Twice taken in treachery by the Romans, it was the birthplace of the Roman Emperor Theodosius. In the second half of the 15th century, the Fonseca family gave it an imposing brick castle, which was a major historical landmark and several excellent mausoleums preserved in the church. Since the 19th century it owes its prosperity to the resin of its pine forests. Without a doubt, what you see in Coca unravels a very interesting experience, to say the least.
Plan your stay in Coca
The extraordinary Moorish castle and the Church of Santa Maria, along with the Puerta de la Villa and stone boars are what you always have to see in Coca; a journey that can take about three hours.
A few kilometers to the west is one of the finest Roman villas and least visited of Spain: the Almenara-Puras; visit almost essential. To the north are two other important medieval towns: Cuellar and Olmedo (closer, but in the province of Valladolid). Another option is to top off a second day of the getaway in Madrid direction (south), next to the highway is the major Arevalo, where it is also possible to use half-day visit.
The offer to stay overnight and the local gastronomic options are very limited. The best possibilities to book in the surroundings are listed on the page Sleeping and Eating in Coca. Do you want to know the places to see in Coca?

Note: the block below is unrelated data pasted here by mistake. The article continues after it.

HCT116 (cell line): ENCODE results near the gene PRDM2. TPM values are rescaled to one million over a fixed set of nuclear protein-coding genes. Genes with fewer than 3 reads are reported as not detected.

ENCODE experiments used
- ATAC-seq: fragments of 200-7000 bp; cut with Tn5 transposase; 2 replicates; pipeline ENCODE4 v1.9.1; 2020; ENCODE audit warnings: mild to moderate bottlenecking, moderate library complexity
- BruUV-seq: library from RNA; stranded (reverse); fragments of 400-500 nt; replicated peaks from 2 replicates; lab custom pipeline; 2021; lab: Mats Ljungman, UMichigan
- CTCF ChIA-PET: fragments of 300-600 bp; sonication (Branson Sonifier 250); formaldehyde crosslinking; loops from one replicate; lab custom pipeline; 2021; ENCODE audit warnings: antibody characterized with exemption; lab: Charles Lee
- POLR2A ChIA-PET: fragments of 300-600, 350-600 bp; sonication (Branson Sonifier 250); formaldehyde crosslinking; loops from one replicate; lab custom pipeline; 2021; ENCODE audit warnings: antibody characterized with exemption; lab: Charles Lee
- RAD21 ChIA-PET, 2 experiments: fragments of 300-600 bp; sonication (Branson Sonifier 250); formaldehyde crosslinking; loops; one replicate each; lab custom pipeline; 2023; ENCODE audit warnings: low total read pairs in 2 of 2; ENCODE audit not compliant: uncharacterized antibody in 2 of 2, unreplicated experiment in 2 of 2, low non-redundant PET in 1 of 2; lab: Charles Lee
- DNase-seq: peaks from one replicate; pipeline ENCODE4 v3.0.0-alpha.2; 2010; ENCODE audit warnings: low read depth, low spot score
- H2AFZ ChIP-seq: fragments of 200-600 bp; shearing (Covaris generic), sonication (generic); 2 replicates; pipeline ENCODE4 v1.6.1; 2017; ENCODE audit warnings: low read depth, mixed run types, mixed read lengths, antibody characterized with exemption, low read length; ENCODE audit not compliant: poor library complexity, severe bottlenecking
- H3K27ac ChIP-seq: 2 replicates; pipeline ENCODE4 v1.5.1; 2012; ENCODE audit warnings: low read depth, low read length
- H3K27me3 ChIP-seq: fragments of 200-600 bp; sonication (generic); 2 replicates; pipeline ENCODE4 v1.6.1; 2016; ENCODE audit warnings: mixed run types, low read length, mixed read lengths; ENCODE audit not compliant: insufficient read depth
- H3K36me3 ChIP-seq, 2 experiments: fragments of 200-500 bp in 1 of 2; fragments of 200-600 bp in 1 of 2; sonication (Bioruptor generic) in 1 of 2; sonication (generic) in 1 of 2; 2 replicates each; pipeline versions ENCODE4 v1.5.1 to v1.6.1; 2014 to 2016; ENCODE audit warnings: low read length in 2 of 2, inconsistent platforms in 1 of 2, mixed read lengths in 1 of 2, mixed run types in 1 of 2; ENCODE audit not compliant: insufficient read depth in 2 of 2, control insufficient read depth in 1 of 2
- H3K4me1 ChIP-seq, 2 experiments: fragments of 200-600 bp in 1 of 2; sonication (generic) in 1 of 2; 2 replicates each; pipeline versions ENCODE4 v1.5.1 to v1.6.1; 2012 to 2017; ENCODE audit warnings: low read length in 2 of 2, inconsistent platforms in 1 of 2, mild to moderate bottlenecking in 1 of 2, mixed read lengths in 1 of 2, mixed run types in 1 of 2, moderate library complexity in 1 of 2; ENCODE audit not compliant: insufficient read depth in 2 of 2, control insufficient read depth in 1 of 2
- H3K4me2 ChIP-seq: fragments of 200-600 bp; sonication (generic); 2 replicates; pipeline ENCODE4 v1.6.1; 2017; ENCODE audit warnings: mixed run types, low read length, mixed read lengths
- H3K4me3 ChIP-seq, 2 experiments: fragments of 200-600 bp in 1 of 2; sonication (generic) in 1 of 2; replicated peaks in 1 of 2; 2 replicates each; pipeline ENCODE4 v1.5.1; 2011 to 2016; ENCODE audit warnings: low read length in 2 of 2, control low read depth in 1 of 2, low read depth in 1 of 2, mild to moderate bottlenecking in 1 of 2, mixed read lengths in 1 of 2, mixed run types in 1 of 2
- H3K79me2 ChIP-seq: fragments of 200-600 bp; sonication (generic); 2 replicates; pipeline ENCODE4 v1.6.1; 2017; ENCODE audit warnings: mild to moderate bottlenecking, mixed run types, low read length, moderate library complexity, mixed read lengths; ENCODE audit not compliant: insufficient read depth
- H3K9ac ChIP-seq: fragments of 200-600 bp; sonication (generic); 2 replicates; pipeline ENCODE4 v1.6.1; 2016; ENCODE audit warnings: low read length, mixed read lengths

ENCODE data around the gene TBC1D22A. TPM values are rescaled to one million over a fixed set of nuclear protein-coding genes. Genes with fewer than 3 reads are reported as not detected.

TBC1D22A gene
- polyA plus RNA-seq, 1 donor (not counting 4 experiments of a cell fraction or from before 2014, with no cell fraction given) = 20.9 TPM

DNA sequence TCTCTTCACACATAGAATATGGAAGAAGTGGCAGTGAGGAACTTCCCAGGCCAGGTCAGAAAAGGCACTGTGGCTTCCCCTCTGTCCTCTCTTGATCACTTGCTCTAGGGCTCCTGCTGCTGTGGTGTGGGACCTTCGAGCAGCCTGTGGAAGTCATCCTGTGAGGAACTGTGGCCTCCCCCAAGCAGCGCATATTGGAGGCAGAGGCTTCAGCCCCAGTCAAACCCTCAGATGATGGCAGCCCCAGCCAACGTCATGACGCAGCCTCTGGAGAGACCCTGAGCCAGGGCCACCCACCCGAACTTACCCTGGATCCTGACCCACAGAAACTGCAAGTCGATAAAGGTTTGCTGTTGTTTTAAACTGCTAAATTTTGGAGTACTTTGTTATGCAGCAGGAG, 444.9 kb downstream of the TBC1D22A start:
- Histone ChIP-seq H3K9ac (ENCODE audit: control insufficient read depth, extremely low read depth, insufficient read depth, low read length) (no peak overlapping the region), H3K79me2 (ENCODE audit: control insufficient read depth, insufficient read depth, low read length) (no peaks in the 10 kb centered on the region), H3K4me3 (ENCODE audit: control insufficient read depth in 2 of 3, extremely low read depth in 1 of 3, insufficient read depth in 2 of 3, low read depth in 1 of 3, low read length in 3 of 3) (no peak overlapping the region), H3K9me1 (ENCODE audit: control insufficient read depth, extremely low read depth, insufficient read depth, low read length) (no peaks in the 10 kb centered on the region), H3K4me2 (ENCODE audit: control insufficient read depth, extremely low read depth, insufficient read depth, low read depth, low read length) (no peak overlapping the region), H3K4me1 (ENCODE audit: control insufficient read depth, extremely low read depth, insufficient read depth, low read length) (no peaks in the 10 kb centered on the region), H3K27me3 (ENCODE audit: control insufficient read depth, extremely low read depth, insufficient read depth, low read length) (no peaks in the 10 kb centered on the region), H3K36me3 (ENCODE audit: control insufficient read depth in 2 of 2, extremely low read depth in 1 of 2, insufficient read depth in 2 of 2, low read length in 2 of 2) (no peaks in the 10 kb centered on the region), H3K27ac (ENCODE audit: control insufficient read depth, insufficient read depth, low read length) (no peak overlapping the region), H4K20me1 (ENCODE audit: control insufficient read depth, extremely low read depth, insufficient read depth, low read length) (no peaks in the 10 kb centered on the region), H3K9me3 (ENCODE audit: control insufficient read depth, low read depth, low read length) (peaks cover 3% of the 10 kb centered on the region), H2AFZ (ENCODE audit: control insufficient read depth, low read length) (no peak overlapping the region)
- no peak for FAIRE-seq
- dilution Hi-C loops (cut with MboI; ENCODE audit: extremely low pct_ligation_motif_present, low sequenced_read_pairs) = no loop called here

To know everything there is to see in Coca it is important to know its history, because both walk hand in hand.
The origins of Coca: Celiberian and Romans
It is located on a hill with several rivers around it. Since 550 B.C., Cauca became one of the most important towns of the Celtiberian tribe of the Vacceos, with a perimeter of twenty hectares and about six thousand inhabitants. From them derives the Caucasian people.
Four centuries later, and after numerous sieges, the rich city was extorted by the Roman general Licinius Lucullus. He managed to get its inhabitants to give him the astonishing amount of 2,216 kilos of silver.
Under the pretext of keeping peace with the neighbouring tribe of the Carpetans, he demanded to leave a small garrison there. However, upon entering its walls, the legionnaires killed the entire male population.
The Romanized Caucasians would later support General Sertorius in his rebellion against Rome. In 74 B.C. General Pompey requested that they take in a group of his wounded in combat. Once inside these turned out to be chosen troops who took control of the city. Fortunately, the little resistance prevented another massacre.
In the following centuries, it was a prosperous place where important Hispanic-Roman families lived. The Roman Emperor Theodosius I the Great was born there around the year 346.
Arabs and Christians
In 939 it had been repopulated by the Christians and was razed to the ground by the Caliph Abderraman III. Around 1085, Alfonso VI took it over again, ordering the repopulation to Raymond of Burgundy, who used the remains of the Roman and Visigothic walls to fortify it.
It was a royalty town, and was highly regarded by the kings. In 1207 Alfonso VIII acquired an inheritance for 500 maravedis. The town became part of the properties of the King of Navarre.
This happened until 1439, when John II of Navarre ceded the town to Iñigo López de Mendoza, Marquis of Santillana. In 1452 he exchanged it for Saldaña with Alonso de Fonseca, the future Archbishop of Seville. The following year, Fonseca obtained royal authorisation to build a castle, hold a free market and even mint coins.
Puerta de la Villa (Antonio Passaporte)